RFR: JDK15-8236210: javac generates wrong annotation for fields generated from record components

Maurizio Cimadamore maurizio.cimadamore at oracle.com
Thu Jan 23 18:30:57 UTC 2020

Some comments:

* we can't create a new HashMap per symbol - at the very least the map 
should be lazy or we will most surely add a lot of footprint

* names such as getRCOriginalAnnos seems odd

* also... if the goal of the map is to keep track of the original 
annotations applied to a component... why not storing the original 
annotations directly in RecordComponent (and get rid of the map) ?

* Check - I suggest retaining "annotationApplicable" as a predicate 
which calls "getApplicableTargets" and test if result isEmpty() - this 
way you won't need to tweak other clients

* I don't like the recovery target much - better to have 
getApplicableTargets return an Optional<Set<Name>> - so that the code 
has to decide how to handle recovery


On 23/01/2020 17:57, Vicente Romero wrote:
> Hi Maurizio,
> after a deep research and having changed some of the basics of 
> record's implementation, here is another iteration [1]. I have added a 
> map to preserve the original annotations attached to record components 
> in case we need to go back to the originals. This is necessary when 
> there are APs in the middle as the new test made clear.
> Thanks for your comments and to Jan for offline suggestions,
> Vicente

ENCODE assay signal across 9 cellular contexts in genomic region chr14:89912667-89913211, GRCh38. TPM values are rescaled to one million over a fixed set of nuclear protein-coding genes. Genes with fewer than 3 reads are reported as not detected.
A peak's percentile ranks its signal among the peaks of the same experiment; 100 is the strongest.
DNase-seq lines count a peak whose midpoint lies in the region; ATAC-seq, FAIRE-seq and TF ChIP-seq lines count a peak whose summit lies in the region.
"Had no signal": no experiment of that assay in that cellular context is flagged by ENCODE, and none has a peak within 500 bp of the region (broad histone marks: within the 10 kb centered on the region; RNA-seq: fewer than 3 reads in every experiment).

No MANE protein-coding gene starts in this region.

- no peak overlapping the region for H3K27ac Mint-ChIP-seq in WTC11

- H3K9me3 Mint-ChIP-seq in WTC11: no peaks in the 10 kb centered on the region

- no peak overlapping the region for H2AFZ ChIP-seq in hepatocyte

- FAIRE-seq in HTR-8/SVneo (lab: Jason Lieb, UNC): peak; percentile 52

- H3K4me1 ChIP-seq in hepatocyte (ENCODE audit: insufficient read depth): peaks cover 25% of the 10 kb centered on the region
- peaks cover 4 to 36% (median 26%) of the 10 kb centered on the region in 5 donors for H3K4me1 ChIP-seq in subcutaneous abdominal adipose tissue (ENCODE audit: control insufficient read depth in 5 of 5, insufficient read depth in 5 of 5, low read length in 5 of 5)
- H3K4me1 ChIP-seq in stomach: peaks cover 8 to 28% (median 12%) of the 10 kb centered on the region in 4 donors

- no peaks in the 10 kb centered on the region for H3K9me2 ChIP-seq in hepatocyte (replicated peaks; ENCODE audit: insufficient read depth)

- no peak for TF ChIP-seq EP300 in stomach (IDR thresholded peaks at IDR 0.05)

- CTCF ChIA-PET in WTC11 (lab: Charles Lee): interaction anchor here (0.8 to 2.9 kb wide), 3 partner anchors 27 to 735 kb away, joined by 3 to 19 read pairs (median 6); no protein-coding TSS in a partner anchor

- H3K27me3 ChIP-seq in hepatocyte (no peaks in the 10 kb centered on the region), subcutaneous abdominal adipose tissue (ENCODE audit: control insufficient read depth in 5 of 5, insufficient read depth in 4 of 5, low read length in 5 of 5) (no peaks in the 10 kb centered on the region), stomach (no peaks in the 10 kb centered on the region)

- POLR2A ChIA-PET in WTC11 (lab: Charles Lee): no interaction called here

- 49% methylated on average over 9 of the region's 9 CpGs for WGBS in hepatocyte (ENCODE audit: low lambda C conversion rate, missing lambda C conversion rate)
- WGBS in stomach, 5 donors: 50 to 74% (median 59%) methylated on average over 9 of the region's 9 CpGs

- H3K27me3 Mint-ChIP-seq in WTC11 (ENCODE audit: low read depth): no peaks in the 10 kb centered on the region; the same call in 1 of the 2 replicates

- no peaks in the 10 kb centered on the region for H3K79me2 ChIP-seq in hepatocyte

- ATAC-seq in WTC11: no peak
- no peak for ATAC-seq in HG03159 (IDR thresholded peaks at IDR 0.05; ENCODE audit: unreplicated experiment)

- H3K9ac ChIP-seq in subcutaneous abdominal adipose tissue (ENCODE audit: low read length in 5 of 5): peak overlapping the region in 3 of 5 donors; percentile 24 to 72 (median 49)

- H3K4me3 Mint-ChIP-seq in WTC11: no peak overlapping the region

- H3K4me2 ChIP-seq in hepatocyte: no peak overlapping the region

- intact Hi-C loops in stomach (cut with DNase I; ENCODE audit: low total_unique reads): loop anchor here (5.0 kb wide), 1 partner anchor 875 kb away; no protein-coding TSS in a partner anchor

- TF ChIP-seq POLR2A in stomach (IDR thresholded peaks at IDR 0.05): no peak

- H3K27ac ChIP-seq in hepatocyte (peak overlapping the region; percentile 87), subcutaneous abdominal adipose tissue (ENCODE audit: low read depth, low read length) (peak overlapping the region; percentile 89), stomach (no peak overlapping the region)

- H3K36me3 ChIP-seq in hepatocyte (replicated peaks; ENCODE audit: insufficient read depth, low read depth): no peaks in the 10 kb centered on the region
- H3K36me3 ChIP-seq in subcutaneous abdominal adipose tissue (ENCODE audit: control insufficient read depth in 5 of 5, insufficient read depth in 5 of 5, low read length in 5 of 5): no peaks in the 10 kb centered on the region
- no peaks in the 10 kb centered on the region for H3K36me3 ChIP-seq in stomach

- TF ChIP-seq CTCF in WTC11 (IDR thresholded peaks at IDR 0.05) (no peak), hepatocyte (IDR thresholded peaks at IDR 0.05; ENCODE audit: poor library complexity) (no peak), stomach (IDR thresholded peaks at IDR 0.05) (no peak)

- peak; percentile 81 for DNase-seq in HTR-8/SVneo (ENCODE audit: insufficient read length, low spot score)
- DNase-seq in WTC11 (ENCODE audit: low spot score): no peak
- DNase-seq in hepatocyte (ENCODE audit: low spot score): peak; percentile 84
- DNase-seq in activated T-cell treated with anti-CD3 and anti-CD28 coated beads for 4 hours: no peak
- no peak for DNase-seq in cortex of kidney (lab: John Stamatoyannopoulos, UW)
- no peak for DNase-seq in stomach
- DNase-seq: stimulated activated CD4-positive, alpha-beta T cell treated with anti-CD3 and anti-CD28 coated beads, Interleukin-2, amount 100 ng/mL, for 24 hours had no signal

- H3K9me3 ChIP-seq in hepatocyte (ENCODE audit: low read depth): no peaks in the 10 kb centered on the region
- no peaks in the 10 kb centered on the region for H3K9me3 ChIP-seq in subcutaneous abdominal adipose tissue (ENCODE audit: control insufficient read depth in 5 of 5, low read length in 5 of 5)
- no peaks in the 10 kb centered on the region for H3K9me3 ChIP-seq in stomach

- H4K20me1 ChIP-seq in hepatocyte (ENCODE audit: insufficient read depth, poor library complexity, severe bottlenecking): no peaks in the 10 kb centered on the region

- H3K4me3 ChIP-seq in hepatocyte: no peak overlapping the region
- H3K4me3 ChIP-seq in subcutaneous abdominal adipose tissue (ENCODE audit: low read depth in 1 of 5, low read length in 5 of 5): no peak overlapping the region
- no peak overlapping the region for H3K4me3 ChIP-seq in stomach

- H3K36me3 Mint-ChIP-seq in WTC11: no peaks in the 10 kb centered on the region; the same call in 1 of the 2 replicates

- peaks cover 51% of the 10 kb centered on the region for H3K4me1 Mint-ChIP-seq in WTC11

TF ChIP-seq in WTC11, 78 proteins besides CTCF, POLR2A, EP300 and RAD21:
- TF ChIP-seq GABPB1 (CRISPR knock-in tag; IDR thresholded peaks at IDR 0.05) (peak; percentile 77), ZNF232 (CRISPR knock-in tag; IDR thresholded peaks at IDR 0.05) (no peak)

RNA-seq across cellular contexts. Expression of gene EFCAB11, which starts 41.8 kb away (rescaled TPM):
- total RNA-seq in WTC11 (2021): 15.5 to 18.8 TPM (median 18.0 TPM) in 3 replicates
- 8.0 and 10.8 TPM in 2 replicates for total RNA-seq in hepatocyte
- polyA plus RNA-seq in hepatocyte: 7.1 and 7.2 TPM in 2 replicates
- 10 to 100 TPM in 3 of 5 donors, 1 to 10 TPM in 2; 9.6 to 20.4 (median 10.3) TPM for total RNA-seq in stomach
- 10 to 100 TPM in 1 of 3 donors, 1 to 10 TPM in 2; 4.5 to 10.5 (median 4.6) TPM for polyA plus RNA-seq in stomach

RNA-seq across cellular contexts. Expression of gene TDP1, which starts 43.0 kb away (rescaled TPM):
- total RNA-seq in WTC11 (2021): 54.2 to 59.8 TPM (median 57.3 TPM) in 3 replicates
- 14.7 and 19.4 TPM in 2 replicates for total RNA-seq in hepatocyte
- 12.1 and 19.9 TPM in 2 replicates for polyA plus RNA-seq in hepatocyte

> [1] http://cr.openjdk.java.net/~vromero/8236210/webrev.01/
> On 1/17/20 7:54 AM, Maurizio Cimadamore wrote:
>> On 17/01/2020 12:53, Vicente Romero wrote:
>>> Hi Maurizio,
>>> Thanks for the review, some comments below
>>> On 1/17/20 6:27 AM, Maurizio Cimadamore wrote:
>>>> Tricky indeed. Few suggestions:
>>>> * It seems like SymbolMetadata::remove has morphed more into a 
>>>> removeDeclarationMetadata (since you no longer remove type annos 
>>>> from there)
>>> true
>>>> * Another way to simplify the code and avoid the 'ignoreTypeUse' 
>>>> trick, would be for "annotationApplicable" to give you the list of 
>>>> all the applicable targets, rather than just a boolean. Then, from 
>>>> there, I think you can implement the rest of your logic w/o the 
>>>> need of rechecking for applicability multiple times.
>>> right that could work, will give it a try
>>>> * The test seems good, but it only checks for one side of the 
>>>> story: classfile generation; should we also test that the 
>>>> annotations are indeed available to processors?
>>> we have already tests for that but they live in another 
>>> neighborhood, see:
>>> test/langtools/tools/javac/processing/model/element/CheckingTypeAnnotationsOnRecords.java 
>>> test/langtools/tools/javac/processing/model/element/AnnoProcessorOnRecordsTest.java 
>>> we can eventually move them to RecordCompilationTests in a separate 
>>> effort
>> Ok - but do they check all the combinations that you gave recently 
>> added to the other test? Do they need to be made more powerful?
>> Maurizio
>>>> Cheers
>>>> Maurizio
>>> Vicente
>>>> On 16/01/2020 21:24, Vicente Romero wrote:
>>>>> Please review the fix for [1] at [2]. Some background:
>>>>> Annotations applied to record components are propagated to the